Indy riot damage totals likely in millions

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INDIANAPOLIS — For the last week, Sherry Sewiert, president of Downtown Indy Inc. (DII), has tried to get a handle on the cost two nights of rioting did to businesses, buildings and residences in the core of Indianapolis.

When she wouldn’t hazard a prediction on even a low-ball figure, I asked, “Is it well into the seven figures?”

“That’s a fair guess,” Seiwert said.

Surveys conducted by DII and FOX59 News indicate building losses from at least $10,000 at Dick’s Bodacious Barbeque at the corner of Pennsylvania and Market Streets where IMPD fired tear gas to disperse a crowd on the night of May 30th to $500,000 at the Block Building at 110 West Market Street, and Seiwert said her survey of damages likely won’t be complete for another week.

DII listed at least 112 businesses and buildings impacted by the rioting, fires and looting that followed often peaceful protests that began on Monument Circle against racial inequality and police action shootings.

Mayor Joe Hogsett said he is awaiting DII’s report before he can speculate on the total financial loss to downtown Indianapolis.

“We’re continuing to work with the community partners and downtown businesses to make a line-by-line accurate assessment of the damages that took place in terms of once those figures are largely assessed and agreed to on a go forward basis,” said the mayor when questioned by FOX59 News during a virtual press briefing Monday. “Obviously we’ve spent a lot of money through DPW in just simply boarding up and trying to protect those businesses from any further damage.

“I would assume that most of the damages that have occurred, the individual private business owners would have insurance claims that would in no small measure help reimburse them for those damages.”

Not so much, said George Stergiopoulis, owner of Giorgio’s Pizza just off Monument Circle.

“We’re still getting some estimates but we’re thinking it’s between two and three thousand bucks,” said Stergiopoulis as he stood cleaning off tables in the shadow of plywood covering the broken window on his restaurant. “Our deductible is way higher than what the cost is so insurance won’t cover it.”

Giorgio’s sales have bounced back to only 25% of what they were before the coronavirus pandemic shut down in March, and Stergiopoulis said the riots were a second gut punch to struggling downtown businesses.

“A lot of people got hit worse than we did and we’re one of the lucky ones in the situation,” he said. “I’ve heard on the grapevine that some businesses with the pandemic and then this happening, they’re not gonna survive.’

Stergiopoulis has owned the Greek Island restaurant south of downtown for decades where he said business is only 20% of what it was before the pandemic.

“We spent years and years rebuilding downtown and making it a great place to come,” he said. “We’ve been down here since November and I re-fell in love with downtown Indianapolis, downtown Indy again, and I love it down here, and we’re not gonna be able to showcase it. It’s gonna be a while before people start coming down again.”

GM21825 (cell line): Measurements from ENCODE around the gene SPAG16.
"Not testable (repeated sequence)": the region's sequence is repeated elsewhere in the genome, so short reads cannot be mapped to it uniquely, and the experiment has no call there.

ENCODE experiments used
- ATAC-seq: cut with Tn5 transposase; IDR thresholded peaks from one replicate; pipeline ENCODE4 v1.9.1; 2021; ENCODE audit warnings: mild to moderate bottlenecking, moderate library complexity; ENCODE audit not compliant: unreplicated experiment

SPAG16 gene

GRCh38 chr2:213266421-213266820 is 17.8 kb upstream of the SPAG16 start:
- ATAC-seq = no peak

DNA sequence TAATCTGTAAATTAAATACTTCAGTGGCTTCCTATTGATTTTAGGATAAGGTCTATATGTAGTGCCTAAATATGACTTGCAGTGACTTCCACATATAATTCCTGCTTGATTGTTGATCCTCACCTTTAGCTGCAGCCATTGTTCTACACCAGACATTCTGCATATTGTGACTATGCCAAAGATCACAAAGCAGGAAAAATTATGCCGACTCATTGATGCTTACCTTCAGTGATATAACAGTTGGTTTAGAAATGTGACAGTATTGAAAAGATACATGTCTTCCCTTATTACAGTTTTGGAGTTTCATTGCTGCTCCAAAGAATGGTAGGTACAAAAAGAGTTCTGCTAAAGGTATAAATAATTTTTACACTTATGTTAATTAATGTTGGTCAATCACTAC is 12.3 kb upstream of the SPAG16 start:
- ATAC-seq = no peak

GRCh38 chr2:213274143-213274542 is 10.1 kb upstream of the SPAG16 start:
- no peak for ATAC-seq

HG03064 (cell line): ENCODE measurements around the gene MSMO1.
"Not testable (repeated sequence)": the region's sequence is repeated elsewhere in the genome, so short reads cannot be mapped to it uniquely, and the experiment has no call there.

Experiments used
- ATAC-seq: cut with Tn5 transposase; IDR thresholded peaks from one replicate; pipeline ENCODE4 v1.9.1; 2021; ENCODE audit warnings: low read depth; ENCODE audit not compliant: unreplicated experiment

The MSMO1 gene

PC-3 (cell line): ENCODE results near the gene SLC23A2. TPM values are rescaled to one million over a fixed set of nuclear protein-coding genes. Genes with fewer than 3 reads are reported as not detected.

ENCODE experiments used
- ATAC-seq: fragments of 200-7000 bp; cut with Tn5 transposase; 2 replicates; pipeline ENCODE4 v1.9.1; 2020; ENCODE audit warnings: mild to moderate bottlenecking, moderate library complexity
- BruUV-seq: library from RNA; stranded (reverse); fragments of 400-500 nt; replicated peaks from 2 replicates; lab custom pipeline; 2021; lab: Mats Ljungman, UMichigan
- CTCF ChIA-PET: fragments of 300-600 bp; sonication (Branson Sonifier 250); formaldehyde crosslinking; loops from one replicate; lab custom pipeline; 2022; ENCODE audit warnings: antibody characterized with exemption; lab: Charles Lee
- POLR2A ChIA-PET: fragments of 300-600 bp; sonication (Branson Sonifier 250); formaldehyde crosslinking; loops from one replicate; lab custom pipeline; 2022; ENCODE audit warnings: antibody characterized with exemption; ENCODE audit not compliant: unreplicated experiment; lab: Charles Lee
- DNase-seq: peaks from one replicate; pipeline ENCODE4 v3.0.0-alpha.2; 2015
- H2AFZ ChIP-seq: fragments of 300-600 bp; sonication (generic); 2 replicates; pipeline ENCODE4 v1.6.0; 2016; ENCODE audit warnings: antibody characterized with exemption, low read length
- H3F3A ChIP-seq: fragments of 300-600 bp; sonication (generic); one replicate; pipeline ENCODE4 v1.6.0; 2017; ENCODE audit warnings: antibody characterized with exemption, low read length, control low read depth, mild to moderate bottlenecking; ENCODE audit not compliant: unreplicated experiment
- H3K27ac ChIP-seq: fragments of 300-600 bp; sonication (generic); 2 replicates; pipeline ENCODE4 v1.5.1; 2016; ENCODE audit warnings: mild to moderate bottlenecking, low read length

Stergiopoulis said he expects the plywood to stay up over his broken window for another two weeks.

“We haven’t heard anything on relief for the businesses yet. I know DII is trying to help out,” he said. “We did get a call from some people at the Indianapolis Motor Speedway that they want to come out and help some small business, mom and pops, and we’re working on that. Things that they were planning to do before the pandemic kind of put on the back burner so we’re hoping that that all works out. We’re hoping that DII can come through. They’ve been a real active member about what’s been going on down here the last few weeks.”

Seiwert said DII has raised $7000 so far through its Small Business Recovery Fund.

“Some of this is going to be determined by what insurance companies cover and don’t cover,” said Chief Deputy Mayor Thomas Cook. “I think there’s obviously going to be a concerted effort beyond that to continue to make investments in our downtown and bring people back to it as we especially see these COVID-19 restrictions lifted in the coming weeks, and that’s the thing we’ve been engaging with with Downtown Indy with the Indy Chamber and the merchants associations downtown on what that looks like.

“I think this is going to be something that frankly extends beyond the actual cleanup of downtown in the repair of those windows and facilities. I think this will be something where you will see a lot of community partnerships and civic partnerships, and the one thing I would observe is, we have the benefit in Indianapolis of not just having corporate residents that occupy our downtown, but we have corporate citizens that have without exception been reaching out to our administration to not just want to lead recovery efforts as it relates to the physical damage that was done but, frankly, lead the recovery efforts as it relates to the community conversation that’s ongoing. We’re thankful for that and I think that public/private partnership model that helped build our downtown will ultimately be what allows us to rebuild our downtown in the coming months.”

“Well said,” added the mayor.

The human cost in unemployment of downtown workers displaced by the riots and damage has yet to be determined.

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